# Solving the differential equation $(x^2-y^2)y' - 2xy = 0$.

I am trying to solve the equation $$(x^2-y^2)y' - 2xy = 0.$$

I have rearranged to get $$y' = f(x,y)$$ where $$f(x,y) = \frac{2xy}{x^2-y^2}.$$ From here I tried to use a trick that I learned from class where we set $x=\frac{y}{x}$ and write $$\frac{z'}{f(1,z)-z} = \frac{1}{x}.$$

After doing a calculation I have that $$\frac{z'}{f(1,z)-z} = z'\frac{(1-z^2)}{(z^3+z)}.$$ From here I would like to use the fact that $$z'\frac{(1-z^2)}{(z^3+z)} = \frac{1}{x}$$ and integrate both sides. However, I'm stuck at integrating the left-hand side.

How can I integrate the left-hand side, or is there is a better way to solve this equation? Thanks.

• Use partial fractions - write $(1-z^2)/(z^3+z)=A/z+(Bz+C)/(z^2+1)$, find what $A,B,C$ must be, and integrate each piece. – Empy2 Mar 30 '15 at 18:53

Hopefully it was just a typo the sub you have.

Anyway, using $y = vx$ we find $$y' = \frac{2x^2v}{x^2 - x^2v^2} = \frac{v}{1-v^2}$$ Then we have $$v + xv' = \frac{2v}{1-v^2}$$ I will spend more time to find where exactly you went wrong because it looks a little strange (to me anyway)

$$xv' = v\frac{v^2-1 + 2}{1-v^2} = -v\frac{v^2 +1}{v^2-1}$$ This leads to $$\int \frac{v^2}{v\left(v^2+ 1\right)} -\frac{1}{v\left(v^2+ 1\right)}dv$$ The first integral is straight forward after reducing the fraction. The second makes a little more work $$\int \frac{1}{v\left(v^2+ 1\right)} dv$$ Let $v = \tan t$ then we have $$\int \frac{1}{\tan t \left(\tan^2 t +1\right)} \sec^2t dt = \int \frac{\sec^2 t}{\tan t \sec^2 t} dt = \int \frac{\cos t}{\sin t} dt$$ Then replace all the subs you will be done.

• Thanks for the reply. If my algebra is correct then we get $$v'\frac{(1-v^2)}{v^3-v} = 1/x.$$ I'm still not sure how the left side is integrated, though. Could you please explain how, if integration is the best way to go about solving it? – user227576 Mar 30 '15 at 18:50
• You have lost a factor of 2 from the first line. – Empy2 Mar 30 '15 at 18:52
• Cheers micheal. – Chinny84 Mar 30 '15 at 18:53
• Partial fraction decomposition gives $$\frac{v^2-1}{v(v^2+1)}=\frac{2v}{v^2+1}-\frac{1}{v},$$ which avoids all trigonometric substitutions. – Lutz Lehmann Mar 30 '15 at 21:49

Correction (after missing a sign:) As kobe pointed out, the original DE is $$(x^2-y^2)y'-2xy=0,$$ which as equation for a vector field reads $$(x^2-y^2)\,dy-2xy\,dx=0\iff Im(\bar z^2\,dz)=0\text{ with } z=x+iy.$$ From the complex interpretation it is directly visible that this is not integrable, for that it would have to be an expression $Im(f(z)\,dz)$. But since $\bar z=|z|^2/z$, an integrating factor presents itself as $|z|^{-4}=(x^2+y^2)^{-2}$ which repairs this deficiency. Then $$\frac{(x^2-y^2)\,dy-2xy\,dx}{(x^2+y^2)^2}=Im(z^{-2}\,dz)=-d(Im(z^{-1}))$$ which implies that all solution trajectories lie on the curves $$-Im(z^{-1})=\frac{y}{x^2+y^2}=C\quad(\in \Bbb R)$$ which can be solved as $$y^2-2y(2C)^{-1}+(2C)^{-2}=(2C)^{-2}-x^2\\ y=(2C)^{-1}\pm\sqrt{(2C)^{-2}-x^2}$$ giving the solutions $y\equiv0$ and $y=D\pm\sqrt{D^2-x^2}$ on the interval $x\in[-D,D]$.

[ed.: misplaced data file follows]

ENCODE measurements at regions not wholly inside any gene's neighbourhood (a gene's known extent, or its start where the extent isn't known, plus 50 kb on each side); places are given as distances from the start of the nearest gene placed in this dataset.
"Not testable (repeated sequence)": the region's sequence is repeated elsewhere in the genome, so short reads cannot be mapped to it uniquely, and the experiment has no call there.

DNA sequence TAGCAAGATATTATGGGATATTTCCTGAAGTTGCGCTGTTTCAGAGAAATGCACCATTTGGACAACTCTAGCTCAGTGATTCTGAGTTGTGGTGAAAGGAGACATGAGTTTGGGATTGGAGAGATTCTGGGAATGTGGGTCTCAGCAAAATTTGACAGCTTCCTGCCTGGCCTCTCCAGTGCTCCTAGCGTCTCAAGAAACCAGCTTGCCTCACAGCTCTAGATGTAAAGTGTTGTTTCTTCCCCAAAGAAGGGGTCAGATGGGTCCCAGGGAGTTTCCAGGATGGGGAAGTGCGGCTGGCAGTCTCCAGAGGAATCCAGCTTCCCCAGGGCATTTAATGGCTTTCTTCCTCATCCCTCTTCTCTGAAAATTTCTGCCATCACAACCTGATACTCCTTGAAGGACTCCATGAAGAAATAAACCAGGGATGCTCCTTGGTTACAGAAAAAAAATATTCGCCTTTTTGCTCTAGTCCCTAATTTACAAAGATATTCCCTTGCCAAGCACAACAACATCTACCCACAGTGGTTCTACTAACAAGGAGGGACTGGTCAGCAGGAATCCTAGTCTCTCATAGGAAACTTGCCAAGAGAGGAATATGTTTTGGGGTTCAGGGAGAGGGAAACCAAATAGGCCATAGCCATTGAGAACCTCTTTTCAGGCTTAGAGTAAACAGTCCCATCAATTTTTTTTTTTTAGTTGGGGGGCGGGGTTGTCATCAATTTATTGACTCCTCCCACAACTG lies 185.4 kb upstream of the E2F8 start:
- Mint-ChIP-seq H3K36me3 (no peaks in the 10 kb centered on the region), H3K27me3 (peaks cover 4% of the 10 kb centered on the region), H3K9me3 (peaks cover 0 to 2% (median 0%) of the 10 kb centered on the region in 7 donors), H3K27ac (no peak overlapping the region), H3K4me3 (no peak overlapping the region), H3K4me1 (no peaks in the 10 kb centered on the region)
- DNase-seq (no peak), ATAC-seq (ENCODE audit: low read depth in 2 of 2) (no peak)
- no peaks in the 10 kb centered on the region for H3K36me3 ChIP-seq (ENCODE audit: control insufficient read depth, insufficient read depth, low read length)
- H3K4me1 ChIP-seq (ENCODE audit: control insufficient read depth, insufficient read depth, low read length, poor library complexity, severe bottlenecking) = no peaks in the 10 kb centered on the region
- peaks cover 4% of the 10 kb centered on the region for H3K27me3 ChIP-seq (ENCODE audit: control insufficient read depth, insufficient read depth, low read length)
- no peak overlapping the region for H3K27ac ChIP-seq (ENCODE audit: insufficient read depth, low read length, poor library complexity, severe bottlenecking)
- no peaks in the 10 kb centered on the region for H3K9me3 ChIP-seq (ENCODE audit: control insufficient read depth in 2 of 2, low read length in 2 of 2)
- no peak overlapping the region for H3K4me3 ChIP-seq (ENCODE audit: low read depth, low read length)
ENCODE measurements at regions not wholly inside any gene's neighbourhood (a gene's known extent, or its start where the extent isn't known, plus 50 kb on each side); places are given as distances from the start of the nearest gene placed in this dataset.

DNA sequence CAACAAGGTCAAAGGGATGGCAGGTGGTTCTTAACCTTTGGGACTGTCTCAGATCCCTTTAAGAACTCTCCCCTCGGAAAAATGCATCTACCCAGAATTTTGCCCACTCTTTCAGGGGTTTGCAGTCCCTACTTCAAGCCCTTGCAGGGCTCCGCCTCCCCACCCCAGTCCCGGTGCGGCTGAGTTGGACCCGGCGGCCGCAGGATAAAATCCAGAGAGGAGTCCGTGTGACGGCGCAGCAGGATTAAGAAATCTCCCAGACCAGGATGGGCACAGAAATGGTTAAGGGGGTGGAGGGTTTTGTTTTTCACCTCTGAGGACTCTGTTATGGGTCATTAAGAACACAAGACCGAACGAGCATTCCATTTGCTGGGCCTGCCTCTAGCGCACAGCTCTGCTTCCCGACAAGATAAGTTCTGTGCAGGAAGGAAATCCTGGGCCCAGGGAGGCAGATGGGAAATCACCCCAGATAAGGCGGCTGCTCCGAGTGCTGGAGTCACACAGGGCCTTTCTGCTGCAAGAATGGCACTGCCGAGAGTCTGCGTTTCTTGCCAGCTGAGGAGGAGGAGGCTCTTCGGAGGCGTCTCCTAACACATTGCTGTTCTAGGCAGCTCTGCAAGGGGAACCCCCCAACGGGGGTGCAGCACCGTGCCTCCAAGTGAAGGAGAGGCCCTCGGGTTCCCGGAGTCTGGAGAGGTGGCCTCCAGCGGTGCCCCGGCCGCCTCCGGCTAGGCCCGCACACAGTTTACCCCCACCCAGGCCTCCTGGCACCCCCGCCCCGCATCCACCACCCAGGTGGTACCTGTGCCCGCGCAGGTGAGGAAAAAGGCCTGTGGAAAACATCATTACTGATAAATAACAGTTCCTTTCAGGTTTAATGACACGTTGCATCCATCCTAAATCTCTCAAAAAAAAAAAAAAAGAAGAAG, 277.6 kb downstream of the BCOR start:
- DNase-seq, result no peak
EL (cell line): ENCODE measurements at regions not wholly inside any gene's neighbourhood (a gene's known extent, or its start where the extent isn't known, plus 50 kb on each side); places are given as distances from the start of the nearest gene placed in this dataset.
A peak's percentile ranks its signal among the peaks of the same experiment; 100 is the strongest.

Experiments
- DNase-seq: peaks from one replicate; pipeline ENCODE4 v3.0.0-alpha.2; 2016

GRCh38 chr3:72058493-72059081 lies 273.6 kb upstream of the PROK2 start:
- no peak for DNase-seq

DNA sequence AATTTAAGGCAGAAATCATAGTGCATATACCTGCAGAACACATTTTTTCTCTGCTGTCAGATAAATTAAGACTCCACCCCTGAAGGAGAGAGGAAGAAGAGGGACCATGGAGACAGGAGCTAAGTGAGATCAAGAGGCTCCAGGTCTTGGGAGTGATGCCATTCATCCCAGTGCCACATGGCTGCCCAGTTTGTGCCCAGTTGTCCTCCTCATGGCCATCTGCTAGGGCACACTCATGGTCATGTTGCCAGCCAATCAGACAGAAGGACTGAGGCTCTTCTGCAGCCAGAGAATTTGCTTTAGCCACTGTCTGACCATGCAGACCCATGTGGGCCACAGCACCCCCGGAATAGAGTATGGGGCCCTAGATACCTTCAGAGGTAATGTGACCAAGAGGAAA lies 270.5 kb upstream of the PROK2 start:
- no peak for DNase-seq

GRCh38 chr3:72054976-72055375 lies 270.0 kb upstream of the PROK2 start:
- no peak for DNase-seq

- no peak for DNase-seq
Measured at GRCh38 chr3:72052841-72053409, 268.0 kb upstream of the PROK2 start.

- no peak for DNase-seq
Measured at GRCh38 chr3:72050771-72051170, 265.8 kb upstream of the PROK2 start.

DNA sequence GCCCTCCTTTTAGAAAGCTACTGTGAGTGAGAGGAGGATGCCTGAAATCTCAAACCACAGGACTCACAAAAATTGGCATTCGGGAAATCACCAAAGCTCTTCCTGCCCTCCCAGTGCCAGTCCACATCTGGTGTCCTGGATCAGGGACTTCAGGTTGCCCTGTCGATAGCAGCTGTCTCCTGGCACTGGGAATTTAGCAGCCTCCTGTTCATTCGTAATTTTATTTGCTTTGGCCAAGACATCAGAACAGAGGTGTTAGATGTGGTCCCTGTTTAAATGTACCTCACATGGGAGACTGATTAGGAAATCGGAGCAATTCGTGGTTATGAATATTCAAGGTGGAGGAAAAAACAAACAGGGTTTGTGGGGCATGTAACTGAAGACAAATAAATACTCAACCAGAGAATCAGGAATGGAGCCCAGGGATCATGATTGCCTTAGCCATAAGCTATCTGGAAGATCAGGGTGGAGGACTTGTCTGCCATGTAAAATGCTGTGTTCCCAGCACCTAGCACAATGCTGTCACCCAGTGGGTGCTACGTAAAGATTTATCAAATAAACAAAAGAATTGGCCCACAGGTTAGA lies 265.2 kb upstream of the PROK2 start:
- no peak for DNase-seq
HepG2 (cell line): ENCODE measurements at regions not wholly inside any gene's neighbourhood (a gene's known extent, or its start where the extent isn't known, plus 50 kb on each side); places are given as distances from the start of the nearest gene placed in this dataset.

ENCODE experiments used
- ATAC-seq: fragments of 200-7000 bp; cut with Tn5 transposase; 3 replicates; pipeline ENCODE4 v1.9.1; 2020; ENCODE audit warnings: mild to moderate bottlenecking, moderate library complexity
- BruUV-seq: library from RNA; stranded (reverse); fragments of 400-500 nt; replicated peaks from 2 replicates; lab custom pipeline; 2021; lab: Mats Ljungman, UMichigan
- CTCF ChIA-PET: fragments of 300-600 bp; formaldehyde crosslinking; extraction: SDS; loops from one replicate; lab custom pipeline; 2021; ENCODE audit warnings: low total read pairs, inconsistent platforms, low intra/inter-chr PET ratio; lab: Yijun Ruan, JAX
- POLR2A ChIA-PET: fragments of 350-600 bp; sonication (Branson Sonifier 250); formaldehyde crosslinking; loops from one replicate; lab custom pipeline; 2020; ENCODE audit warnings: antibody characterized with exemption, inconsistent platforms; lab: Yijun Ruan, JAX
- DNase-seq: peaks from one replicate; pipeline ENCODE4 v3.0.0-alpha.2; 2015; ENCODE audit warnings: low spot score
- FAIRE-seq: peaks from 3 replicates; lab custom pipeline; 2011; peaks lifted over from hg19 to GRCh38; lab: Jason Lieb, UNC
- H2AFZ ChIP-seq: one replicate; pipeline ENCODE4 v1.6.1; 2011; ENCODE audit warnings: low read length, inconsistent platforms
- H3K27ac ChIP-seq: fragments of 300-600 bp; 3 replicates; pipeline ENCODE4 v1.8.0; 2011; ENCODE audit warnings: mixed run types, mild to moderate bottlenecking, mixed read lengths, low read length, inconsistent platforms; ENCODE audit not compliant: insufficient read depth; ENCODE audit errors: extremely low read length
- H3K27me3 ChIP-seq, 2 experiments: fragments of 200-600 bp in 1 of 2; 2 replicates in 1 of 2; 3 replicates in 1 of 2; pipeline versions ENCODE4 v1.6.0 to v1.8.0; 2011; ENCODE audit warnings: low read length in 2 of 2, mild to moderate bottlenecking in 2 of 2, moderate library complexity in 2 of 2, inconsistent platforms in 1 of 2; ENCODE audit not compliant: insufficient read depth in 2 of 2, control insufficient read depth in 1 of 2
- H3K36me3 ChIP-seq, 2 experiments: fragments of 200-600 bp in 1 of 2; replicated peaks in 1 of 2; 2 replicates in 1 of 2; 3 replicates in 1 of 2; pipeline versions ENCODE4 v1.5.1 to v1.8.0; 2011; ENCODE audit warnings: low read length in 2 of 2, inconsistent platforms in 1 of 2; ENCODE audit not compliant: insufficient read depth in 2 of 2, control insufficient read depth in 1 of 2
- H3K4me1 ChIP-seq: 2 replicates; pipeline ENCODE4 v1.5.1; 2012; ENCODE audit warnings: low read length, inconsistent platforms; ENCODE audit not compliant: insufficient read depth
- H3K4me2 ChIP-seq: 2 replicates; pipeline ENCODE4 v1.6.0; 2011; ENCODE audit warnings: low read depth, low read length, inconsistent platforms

Variant: If one reads too fast that the sign before $2xy$ were reversed, then $$(x^2-y^2)dy+2xydx=0\quad (\iff Im(z^2·dz)=0)$$ is an exact differential equation with conserved quantity or first integral $x^2y-\frac13y^3$ ($=Im(\frac13 z^3)$) so that the solutions lie on the curves $$y(y^2-3x^2)=const.$$

• Nice spot on using the complex differential. Definitely more smooth than the brute force method ;). +1 – Chinny84 Mar 30 '15 at 19:07
• Just a minor point: The coefficient of $dx$ should be $-2xy$, not $2xy$. So then $\operatorname{Im}(\bar{z}^2\, dz) = 0$. – kobe Mar 30 '15 at 23:46
• Thanks, this is not a minor point, since it changes the first integral. Expressions with $\bar z$ are not readily integrable. I'll add this. – Lutz Lehmann Mar 31 '15 at 5:39
• Perhaps I shouldn't have used the term 'minor', but I only mentioned that because a little tweaking will transform the equation into an integrable one, as you've shown. – kobe Mar 31 '15 at 14:53
• I meant "it is not minor" in the sense that it is "middling reaching up to major". Thanks again. – Lutz Lehmann Mar 31 '15 at 15:15

You don't need to do any of that. This is an exact differential equation. The solution has the form $$F(x, y) = C$$ where $$\frac{\partial F}{\partial x} = 2xy$$ and $$\frac{\partial F}{\partial y} = x^2 - y^2$$